- Associated Press - Monday, October 18, 2010

NEW HAVEN, Conn. (AP) — Attorneys for a Connecticut man convicted of killing a woman and her two daughters in a home invasion tried on Monday to persuade a jury to spare him the death penalty by portraying him as a clumsy thief driven by a powerful drug addiction and a more calculating co-defendant.

The penalty phase of the trial of Steven Hayes began in New Haven Superior Court nearly two weeks after Hayes was convicted of killing Jennifer Hawke-Petit and her daughters, 17-year-old Hayley and 11-year-old Michaela, at their home in Cheshire in 2007. Jurors are weighing whether Hayes should be executed or get a life sentence.

Hayes’ public defender, Patrick Culligan, said in his opening statement he’ll show that Hayes had a drug addiction that controlled his life and that he was influenced by co-defendant Joshua Komisarjevsky, who will be tried next year. He noted that Hayes has spent 25 years in prison.

“That’s because many of his life choices revolved around his desire and need to satisfy and fuel his drug addiction,” Mr. Culligan said.

Mr. Culligan said he would present evidence of Komisarjevsky’s role in planning and carrying out the home invasion, including what Komisarjevsky told the author of a book who interviewed him in prison.

The defense’s first witness, D’Arcy Lovetere, a former court employee and investigator from Hayes’ hometown, said Hayes had a nonviolent criminal past and was “a follower.” She also called him a “klutz.”

“He wasn’t the best criminal in the world,” Ms. Lovetere said. “He would do things that were really foolish that you knew he’d get caught.”

Hayes was remorseful and desperately wanted help to overcome his addiction to crack cocaine, Ms. Lovetere said.

The prosecution rested its case Monday after calling a court clerk to describe Hayes’ long record of burglary convictions. Prosecutor Michael Dearington said the jurors already have heard the gruesome nature of the attacks.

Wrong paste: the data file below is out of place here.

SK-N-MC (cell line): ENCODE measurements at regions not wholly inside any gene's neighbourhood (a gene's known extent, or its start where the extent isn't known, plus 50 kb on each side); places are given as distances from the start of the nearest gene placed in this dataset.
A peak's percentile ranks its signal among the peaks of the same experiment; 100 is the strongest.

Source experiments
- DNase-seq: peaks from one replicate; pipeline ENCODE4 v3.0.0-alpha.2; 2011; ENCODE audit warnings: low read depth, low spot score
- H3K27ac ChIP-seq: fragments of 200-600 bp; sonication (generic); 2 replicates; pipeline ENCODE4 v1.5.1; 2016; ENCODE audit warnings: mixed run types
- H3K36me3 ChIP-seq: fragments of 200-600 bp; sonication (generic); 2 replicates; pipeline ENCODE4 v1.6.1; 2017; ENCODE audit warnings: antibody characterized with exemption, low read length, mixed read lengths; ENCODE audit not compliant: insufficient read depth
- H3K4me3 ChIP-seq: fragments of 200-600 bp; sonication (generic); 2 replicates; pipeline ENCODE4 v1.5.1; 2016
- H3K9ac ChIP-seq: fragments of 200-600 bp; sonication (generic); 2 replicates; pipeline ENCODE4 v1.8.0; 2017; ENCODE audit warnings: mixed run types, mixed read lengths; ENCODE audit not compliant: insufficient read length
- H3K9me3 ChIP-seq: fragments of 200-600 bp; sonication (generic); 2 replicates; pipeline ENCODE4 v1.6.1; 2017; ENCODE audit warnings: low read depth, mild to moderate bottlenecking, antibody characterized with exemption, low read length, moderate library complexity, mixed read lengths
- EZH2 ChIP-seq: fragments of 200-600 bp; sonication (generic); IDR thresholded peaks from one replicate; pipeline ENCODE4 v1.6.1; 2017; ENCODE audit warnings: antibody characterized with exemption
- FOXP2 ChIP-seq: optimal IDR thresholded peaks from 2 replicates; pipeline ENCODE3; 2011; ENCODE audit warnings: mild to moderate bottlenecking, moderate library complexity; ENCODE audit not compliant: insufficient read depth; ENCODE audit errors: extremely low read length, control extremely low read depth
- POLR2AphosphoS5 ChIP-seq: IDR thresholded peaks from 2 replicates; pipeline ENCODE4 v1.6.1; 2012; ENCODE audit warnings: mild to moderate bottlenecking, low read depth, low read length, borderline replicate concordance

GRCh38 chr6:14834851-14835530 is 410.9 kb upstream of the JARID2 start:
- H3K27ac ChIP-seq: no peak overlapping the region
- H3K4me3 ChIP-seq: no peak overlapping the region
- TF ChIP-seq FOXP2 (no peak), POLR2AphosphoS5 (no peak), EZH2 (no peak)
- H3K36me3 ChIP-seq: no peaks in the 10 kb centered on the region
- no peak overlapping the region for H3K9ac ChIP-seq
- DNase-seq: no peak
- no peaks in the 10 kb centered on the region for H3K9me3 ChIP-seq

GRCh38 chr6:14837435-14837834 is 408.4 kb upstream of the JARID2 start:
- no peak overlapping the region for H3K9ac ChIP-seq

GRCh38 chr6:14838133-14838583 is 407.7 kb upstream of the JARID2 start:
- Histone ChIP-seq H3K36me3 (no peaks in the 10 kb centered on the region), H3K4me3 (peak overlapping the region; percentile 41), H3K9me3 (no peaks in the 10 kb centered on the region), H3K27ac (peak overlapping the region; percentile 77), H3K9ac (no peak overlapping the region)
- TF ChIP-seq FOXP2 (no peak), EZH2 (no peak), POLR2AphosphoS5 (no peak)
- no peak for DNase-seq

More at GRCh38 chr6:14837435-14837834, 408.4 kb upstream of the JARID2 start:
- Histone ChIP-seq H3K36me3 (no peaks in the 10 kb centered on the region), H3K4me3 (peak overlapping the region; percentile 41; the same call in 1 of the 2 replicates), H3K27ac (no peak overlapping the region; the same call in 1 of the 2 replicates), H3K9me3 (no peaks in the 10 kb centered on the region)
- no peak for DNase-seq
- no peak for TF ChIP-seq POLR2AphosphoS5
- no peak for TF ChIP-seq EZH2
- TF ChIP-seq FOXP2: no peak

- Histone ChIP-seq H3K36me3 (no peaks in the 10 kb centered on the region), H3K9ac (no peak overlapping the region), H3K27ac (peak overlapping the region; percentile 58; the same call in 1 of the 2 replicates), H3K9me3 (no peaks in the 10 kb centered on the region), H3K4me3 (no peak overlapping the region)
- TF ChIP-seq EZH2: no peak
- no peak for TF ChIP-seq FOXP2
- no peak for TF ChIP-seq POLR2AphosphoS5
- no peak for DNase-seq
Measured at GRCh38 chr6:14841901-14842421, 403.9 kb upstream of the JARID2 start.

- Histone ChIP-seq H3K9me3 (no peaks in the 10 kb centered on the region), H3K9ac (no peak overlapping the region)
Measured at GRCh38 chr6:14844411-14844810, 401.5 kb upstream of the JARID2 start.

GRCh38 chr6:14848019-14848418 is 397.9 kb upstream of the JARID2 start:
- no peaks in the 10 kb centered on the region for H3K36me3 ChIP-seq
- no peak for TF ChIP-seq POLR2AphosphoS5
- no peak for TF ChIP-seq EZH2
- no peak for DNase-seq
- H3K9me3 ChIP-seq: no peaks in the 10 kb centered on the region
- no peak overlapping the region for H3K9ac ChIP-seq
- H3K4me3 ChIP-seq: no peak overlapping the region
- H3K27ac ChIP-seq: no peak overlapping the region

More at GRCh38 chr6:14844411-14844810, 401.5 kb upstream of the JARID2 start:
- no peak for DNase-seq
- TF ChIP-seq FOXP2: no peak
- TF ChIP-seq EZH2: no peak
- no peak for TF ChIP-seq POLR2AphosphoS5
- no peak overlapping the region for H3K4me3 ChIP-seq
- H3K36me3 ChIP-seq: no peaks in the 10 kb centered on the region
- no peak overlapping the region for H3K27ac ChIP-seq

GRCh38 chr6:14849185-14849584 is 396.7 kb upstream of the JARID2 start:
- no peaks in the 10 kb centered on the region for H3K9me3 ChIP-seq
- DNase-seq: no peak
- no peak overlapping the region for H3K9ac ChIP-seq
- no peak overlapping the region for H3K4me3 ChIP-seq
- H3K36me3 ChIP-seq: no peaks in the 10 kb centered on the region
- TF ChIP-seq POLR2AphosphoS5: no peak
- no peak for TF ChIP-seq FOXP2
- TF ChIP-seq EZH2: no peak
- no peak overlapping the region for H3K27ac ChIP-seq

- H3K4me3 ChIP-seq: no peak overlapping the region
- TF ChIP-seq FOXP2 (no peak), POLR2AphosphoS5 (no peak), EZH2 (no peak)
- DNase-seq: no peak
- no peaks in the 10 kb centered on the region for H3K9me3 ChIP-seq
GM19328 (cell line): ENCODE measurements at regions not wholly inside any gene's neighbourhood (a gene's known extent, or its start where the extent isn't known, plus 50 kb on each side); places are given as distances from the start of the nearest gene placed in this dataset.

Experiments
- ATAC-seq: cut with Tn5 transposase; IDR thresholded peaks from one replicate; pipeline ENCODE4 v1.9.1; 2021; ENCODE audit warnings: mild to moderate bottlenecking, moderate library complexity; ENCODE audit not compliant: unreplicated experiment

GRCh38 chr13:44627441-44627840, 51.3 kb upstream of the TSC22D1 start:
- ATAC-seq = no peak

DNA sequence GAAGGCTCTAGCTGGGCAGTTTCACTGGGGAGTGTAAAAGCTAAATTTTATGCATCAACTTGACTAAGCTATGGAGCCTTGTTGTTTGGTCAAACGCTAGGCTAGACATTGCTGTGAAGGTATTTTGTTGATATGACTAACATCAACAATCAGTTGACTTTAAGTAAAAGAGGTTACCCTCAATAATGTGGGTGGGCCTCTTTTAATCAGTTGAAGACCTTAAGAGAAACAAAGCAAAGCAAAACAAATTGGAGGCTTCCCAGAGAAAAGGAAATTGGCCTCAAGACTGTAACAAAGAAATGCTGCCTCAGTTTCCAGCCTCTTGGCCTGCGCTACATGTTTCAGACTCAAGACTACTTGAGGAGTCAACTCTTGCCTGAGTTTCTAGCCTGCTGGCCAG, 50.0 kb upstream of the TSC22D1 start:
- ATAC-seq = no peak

Mr. Culligan urged jurors to keep an open mind and said he would present witnesses to show that Hayes, who became addicted to drugs as a teenager, “could be a likable person.”

The defense has blamed Komisarjevsky for escalating what had been planned as a burglary in which they would tie up the victims.

Authorities said Hayes and Komisarjevsky broke into the house, beat Dr. William Petit Jr. and forced his wife to withdraw money from a bank before Hayes sexually assaulted and strangled her. Their daughters were tied to their beds before the house was set ablaze.

The crime drew comparisons to “In Cold Blood,” Truman Capote’s chilling book about the 1959 murders of a Kansas family, and prompted more Cheshire residents to get guns. It also led to tougher laws for repeat offenders and home invasions, and Connecticut Gov. M. Jodi Rell, a Republican, cited the case when she vetoed a bill that would have abolished the death penalty.

Connecticut has executed only one person since 1960: Serial killer Michael Ross was put to death by lethal injection in 2005.

Komisarjevsky spotted the mother and her two daughters at a supermarket, followed them to their home and then returned later with Hayes, according to authorities. The men were caught fleeing the scene, they said.

Hayes’ lawyers conceded most of the evidence on the trial’s first day. But they blamed Komisarjevsky for escalating the violence at every critical point, starting with Dr. Petit’s beating. Prosecutors rejected that argument, saying they both were equally responsible for the crime.

Jurors heard eight days of gruesome testimony and saw photos of the victims, charred beds, rope, ripped clothing and ransacked rooms. They deliberated for five hours over two days.

Hayes was convicted of six capital felony charges, three murder counts and two charges of sexually assaulting Hawke-Petit. The capital offenses were for killing two or more people, the killing of a person under 16, murder in the course of a sexual assault and three counts of intentionally causing a death during a kidnapping.

 

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